Disappointed HR Employee Reminds Twins They Weren’t Approved For Overtime
Image courtesy of © Bruce Kluckhohn-USA TODAY Sports“After the 17-inning game last week, I was very clear with the players and the coaching staff,” said Talbott. “Overtime has to be approved in advanced. For them to disregard that very simple request so quickly…it’s disappointing.”
Although baseball has long played extra innings to determine a winner, Talbott says that’s immaterial.
“Tradition doesn’t have to make a payroll,” said Talbott. “A lot of people have fond memories of Games 6 and 7 of the 1991 World Series, which shows a shocking disregard for how people run a business. Extra-inning games on a Saturday and Sunday night? More like extra paperwork, extra hassle, and extra accounting.”
Talbott says the process for extra-inning games is laid out quite clearly in the Twins employee handbook.
“When we onboard our employees, from Rocco Baldelli to Byron Buxton, HR goes over all our processes and protocols,” said Talbott. “Section 5 is entirely about paychecks, time off, sick leave, and overtime. It’s laid out right there—if you need to work beyond eight hours in a day, HR has to approve it. I can see it happening once, but after I talked to them about, and it’s top of mind for them, and they do it again? It’s pretty clear there’s a communication breakdown somewhere.”
Talbott, who came to the Twins from Wal-Mart in the offseason, says he’s never really followed baseball.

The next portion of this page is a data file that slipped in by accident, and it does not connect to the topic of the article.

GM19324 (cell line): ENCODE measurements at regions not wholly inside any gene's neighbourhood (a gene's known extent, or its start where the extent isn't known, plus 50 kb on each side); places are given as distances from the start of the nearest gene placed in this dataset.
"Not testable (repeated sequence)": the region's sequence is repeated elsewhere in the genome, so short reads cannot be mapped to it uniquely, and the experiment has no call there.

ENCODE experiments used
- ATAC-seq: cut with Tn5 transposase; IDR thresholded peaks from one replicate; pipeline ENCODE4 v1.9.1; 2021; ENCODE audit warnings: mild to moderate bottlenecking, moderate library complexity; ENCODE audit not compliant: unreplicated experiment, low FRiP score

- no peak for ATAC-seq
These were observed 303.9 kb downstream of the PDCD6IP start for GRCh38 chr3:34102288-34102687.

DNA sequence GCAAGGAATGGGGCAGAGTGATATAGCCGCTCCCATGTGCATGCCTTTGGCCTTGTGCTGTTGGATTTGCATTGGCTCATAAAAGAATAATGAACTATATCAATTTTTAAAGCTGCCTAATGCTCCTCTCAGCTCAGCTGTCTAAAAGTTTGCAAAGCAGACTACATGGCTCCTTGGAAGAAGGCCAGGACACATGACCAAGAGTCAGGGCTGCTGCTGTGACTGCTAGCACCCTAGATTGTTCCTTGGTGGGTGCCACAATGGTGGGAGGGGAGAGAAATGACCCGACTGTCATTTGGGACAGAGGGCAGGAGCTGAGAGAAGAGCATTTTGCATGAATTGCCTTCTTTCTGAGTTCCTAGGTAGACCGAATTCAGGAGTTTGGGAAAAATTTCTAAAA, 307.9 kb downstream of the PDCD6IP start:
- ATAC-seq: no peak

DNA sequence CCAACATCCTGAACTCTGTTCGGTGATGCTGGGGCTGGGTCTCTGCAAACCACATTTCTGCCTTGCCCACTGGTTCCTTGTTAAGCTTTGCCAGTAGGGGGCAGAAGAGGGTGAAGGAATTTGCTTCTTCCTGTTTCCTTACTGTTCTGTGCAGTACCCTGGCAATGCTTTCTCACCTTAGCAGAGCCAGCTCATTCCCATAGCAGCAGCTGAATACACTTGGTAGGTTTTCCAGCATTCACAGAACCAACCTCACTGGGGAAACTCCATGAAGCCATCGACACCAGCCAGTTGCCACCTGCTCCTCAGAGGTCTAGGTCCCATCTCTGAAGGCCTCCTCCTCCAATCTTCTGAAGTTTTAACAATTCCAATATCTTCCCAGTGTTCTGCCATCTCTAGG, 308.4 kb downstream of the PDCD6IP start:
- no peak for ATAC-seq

“I heard one of the announcers say after the ninth inning that it was time for some free baseball,” said Talbott, shaking his head with resignation. “I can’t imagine what would lead you to say that out loud. Going to guess that everyone puts all 18 innings on their timesheet. Which are due at 5 pm today, and which I guarantee I’ll have to send a reminder email about at 4:45 on a Friday.”
Talbott did say he was pleased with the Twins slacking off their blistering home run pace.
“Baseballs cost money,” said Talbott. “The ones that leave the park also leave inventory. Instead of handing the ball to a kid, maybe hand it to an usher, who can hand it to a team employee, who can hand it back to the umpires. We have baseballs for sale in the concourse if you want one. Home run is just another name for theft, if we’re being honest.”
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